Is reality hard to face today in the fall of 2020? With the U.S. having the pandemic, racial struggles, and in an election year? If the harshness isn’t bringing you down, congratulations! But you – in my opinion – are rare, or at least not the person who has my thoughts and prayers today.
Even those who have hopeful outlooks are prone to depression, sometimes. As a Stroke Survivor – with empathy – I’ve had my time dealing with my depression. As a Masters of Divinity and Clinical Pastoral Education Chaplain Resident graduate, and now a Doctor of Ministry candidate, I have had schooling and practical application on counseling others who are dealing with depression caused by crisis to what the DSM V calls “major depressive disorder.” As a Chaplain, it is my calling and vocation to walk beside some people in the darkest of times, especially during this pandemic. Enlisted in certain circumstances with the help of others (ex/ psychologists, psychiatrists), I try to come alongside someone and help them through the situation or challenge.
So, what thoughts do I have on depression – at least from a spiritual perspective?
First, accept that it is a fact of the times. Even if you don’t agree with it, or are fighting against depression, admit that it’s there.
See the reasons for depression – whatever that is in your world. Not to get you down, but to name it then do something about it.
If seeing depression for what it is, you cannot move, are stuck, or want to end your life, seek help from a counselor or physician, or even a friend.
You have to realize that you are the only one who can change your view of the world. Even if you are a Christian or have a higher faith, you must decide to allow that “Other” in to fix you (it’s called “free will” in Christianity).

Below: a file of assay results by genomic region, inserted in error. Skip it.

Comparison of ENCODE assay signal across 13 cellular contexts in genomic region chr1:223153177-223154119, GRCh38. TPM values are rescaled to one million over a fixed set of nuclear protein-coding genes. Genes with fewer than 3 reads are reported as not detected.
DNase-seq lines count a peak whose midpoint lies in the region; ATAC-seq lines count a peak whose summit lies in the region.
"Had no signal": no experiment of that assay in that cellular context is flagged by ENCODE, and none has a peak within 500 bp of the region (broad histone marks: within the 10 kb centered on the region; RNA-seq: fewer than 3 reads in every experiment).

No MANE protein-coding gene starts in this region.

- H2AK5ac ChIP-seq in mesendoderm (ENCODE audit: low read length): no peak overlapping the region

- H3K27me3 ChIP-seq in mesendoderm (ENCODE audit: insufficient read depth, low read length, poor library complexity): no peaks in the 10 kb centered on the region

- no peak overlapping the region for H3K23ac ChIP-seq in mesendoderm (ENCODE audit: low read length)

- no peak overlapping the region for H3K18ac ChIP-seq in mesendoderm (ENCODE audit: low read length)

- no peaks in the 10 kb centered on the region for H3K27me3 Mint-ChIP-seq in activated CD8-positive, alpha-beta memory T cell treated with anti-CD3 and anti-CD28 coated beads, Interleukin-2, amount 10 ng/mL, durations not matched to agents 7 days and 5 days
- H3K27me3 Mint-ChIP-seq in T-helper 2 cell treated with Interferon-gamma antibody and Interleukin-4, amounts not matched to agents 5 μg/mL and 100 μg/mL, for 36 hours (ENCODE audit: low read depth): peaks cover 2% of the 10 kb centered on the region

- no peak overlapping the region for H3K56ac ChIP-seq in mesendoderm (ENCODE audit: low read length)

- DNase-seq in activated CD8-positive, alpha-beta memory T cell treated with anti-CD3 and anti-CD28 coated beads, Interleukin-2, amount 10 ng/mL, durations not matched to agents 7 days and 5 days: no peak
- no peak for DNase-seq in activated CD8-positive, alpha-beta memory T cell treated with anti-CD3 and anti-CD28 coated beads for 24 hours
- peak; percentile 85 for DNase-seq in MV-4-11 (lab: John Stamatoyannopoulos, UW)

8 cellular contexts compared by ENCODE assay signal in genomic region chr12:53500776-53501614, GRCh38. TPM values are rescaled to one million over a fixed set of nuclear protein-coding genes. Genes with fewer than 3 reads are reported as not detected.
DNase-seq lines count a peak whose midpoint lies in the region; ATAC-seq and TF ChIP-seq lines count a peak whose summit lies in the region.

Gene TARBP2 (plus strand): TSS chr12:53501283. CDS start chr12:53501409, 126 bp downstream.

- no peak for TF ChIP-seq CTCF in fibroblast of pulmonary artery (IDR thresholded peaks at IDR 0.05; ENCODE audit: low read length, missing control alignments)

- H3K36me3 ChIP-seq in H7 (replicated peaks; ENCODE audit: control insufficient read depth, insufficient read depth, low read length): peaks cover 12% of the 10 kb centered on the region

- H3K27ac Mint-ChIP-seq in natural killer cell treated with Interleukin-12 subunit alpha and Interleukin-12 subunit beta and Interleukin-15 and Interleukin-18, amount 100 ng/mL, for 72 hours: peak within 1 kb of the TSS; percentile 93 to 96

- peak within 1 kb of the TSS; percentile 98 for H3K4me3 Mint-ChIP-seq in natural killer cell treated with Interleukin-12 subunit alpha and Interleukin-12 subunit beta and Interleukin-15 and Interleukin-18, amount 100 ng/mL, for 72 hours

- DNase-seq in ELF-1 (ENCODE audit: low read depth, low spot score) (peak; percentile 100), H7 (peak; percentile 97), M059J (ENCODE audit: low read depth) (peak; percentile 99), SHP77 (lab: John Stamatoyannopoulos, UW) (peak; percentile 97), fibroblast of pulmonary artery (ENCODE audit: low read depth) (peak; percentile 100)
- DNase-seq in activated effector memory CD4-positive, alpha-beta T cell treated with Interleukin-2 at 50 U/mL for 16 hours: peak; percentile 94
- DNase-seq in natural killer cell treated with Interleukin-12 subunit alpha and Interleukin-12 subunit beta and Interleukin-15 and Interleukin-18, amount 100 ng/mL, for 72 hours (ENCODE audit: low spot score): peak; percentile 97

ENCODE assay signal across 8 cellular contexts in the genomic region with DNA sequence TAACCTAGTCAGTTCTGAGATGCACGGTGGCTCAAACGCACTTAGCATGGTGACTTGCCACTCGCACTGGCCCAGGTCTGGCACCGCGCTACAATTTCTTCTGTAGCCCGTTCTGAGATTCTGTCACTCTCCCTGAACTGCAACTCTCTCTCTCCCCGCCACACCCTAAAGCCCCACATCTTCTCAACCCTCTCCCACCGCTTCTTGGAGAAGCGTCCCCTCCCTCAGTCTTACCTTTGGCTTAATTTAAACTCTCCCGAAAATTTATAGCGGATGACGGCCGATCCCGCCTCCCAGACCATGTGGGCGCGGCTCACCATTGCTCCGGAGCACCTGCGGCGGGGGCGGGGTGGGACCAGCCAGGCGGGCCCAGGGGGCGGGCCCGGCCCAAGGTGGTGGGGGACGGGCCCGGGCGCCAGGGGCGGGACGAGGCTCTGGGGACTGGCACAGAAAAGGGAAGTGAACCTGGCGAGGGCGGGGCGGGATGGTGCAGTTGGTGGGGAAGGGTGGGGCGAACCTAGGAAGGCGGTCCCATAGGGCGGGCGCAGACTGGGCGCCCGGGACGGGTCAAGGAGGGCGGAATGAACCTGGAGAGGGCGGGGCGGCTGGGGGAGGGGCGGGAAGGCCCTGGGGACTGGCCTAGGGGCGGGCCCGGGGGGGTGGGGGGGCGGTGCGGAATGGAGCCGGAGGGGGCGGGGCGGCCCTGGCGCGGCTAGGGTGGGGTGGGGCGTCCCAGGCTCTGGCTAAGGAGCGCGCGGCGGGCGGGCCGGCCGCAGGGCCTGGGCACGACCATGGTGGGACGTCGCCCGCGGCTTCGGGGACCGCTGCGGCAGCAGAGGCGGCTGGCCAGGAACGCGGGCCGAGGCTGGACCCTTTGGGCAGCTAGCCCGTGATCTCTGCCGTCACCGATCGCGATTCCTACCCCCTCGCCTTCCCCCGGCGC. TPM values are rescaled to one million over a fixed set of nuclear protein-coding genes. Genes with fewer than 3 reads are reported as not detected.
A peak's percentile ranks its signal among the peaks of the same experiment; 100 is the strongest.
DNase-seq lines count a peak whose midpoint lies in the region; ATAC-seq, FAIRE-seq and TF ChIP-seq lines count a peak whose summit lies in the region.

You are special; one of a kind; the only one with your view… and if you’re Christian, God sent down His Son for everyone (that includes you), so that you could have a relationship with God through eternity.
Human beings have feelings, and that leads – sometimes – to feeling alone, without hope, in pain, worthless, and the list goes on… But being human is also being human – and being in relationship. Most everybody is feeling depressed in their own world. Not entirely like you, but similar enough for you to walk together… and maybe that’s where to start: Reaching out to others in hurt, pain, or loneliness.
It’s scary, reaching out in the darkness, not knowing if someone will grab your hand, heart, or walk with you in some way that you desire. I encourage you to try, for hope is sometimes relational; reach out – in a safe space – and see what happens!